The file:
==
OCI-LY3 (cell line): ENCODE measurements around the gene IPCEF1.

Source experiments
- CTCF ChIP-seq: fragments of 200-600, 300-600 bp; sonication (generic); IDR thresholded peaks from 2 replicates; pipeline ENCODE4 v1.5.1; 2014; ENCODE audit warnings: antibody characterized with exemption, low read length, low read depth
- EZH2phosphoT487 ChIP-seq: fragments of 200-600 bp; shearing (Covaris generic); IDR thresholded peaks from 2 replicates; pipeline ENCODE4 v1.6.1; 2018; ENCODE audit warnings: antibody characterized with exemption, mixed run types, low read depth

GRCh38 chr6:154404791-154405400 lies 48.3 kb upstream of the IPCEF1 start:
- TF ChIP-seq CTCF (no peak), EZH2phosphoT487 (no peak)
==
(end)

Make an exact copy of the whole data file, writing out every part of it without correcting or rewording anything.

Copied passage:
OCI-LY3 (cell line): ENCODE measurements around the gene IPCEF1.

Source experiments
- CTCF ChIP-seq: fragments of 200-600, 300-600 bp; sonication (generic); IDR thresholded peaks from 2 replicates; pipeline ENCODE4 v1.5.1; 2014; ENCODE audit warnings: antibody characterized with exemption, low read length, low read depth
- EZH2phosphoT487 ChIP-seq: fragments of 200-600 bp; shearing (Covaris generic); IDR thresholded peaks from 2 replicates; pipeline ENCODE4 v1.6.1; 2018; ENCODE audit warnings: antibody characterized with exemption, mixed run types, low read depth

GRCh38 chr6:154404791-154405400 lies 48.3 kb upstream of the IPCEF1 start:
- TF ChIP-seq CTCF (no peak), EZH2phosphoT487 (no peak)